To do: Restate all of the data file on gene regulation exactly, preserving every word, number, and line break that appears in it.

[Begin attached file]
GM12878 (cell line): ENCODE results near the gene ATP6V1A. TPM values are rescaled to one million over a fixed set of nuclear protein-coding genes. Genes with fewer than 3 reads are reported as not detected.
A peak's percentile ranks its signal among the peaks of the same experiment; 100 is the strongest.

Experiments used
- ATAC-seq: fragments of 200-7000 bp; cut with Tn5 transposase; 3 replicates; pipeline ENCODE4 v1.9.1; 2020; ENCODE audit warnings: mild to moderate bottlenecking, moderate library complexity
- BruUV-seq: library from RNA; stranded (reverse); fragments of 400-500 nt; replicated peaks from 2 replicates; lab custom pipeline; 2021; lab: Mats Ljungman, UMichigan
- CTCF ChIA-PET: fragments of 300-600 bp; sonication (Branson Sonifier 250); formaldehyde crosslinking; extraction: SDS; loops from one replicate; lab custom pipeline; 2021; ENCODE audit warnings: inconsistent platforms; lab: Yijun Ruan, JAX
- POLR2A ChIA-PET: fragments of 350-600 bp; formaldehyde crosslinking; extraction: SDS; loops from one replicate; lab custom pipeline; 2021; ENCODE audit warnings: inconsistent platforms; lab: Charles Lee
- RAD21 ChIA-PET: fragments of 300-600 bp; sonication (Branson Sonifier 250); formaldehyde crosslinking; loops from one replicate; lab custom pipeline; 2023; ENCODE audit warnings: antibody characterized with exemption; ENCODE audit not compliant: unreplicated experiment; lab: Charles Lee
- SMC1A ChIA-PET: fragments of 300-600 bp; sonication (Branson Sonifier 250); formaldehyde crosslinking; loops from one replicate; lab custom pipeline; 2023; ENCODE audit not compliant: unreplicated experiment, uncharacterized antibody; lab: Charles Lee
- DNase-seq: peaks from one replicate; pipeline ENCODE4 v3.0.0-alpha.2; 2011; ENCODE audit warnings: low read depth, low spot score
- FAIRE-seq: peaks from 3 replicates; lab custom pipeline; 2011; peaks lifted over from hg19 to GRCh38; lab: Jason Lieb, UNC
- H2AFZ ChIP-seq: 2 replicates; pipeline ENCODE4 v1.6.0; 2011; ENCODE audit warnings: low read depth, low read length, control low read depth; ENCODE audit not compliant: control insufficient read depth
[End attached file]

GM12878 (cell line): ENCODE results near the gene ATP6V1A. TPM values are rescaled to one million over a fixed set of nuclear protein-coding genes. Genes with fewer than 3 reads are reported as not detected.
A peak's percentile ranks its signal among the peaks of the same experiment; 100 is the strongest.

Experiments used
- ATAC-seq: fragments of 200-7000 bp; cut with Tn5 transposase; 3 replicates; pipeline ENCODE4 v1.9.1; 2020; ENCODE audit warnings: mild to moderate bottlenecking, moderate library complexity
- BruUV-seq: library from RNA; stranded (reverse); fragments of 400-500 nt; replicated peaks from 2 replicates; lab custom pipeline; 2021; lab: Mats Ljungman, UMichigan
- CTCF ChIA-PET: fragments of 300-600 bp; sonication (Branson Sonifier 250); formaldehyde crosslinking; extraction: SDS; loops from one replicate; lab custom pipeline; 2021; ENCODE audit warnings: inconsistent platforms; lab: Yijun Ruan, JAX
- POLR2A ChIA-PET: fragments of 350-600 bp; formaldehyde crosslinking; extraction: SDS; loops from one replicate; lab custom pipeline; 2021; ENCODE audit warnings: inconsistent platforms; lab: Charles Lee
- RAD21 ChIA-PET: fragments of 300-600 bp; sonication (Branson Sonifier 250); formaldehyde crosslinking; loops from one replicate; lab custom pipeline; 2023; ENCODE audit warnings: antibody characterized with exemption; ENCODE audit not compliant: unreplicated experiment; lab: Charles Lee
- SMC1A ChIA-PET: fragments of 300-600 bp; sonication (Branson Sonifier 250); formaldehyde crosslinking; loops from one replicate; lab custom pipeline; 2023; ENCODE audit not compliant: unreplicated experiment, uncharacterized antibody; lab: Charles Lee
- DNase-seq: peaks from one replicate; pipeline ENCODE4 v3.0.0-alpha.2; 2011; ENCODE audit warnings: low read depth, low spot score
- FAIRE-seq: peaks from 3 replicates; lab custom pipeline; 2011; peaks lifted over from hg19 to GRCh38; lab: Jason Lieb, UNC
- H2AFZ ChIP-seq: 2 replicates; pipeline ENCODE4 v1.6.0; 2011; ENCODE audit warnings: low read depth, low read length, control low read depth; ENCODE audit not compliant: control insufficient read depth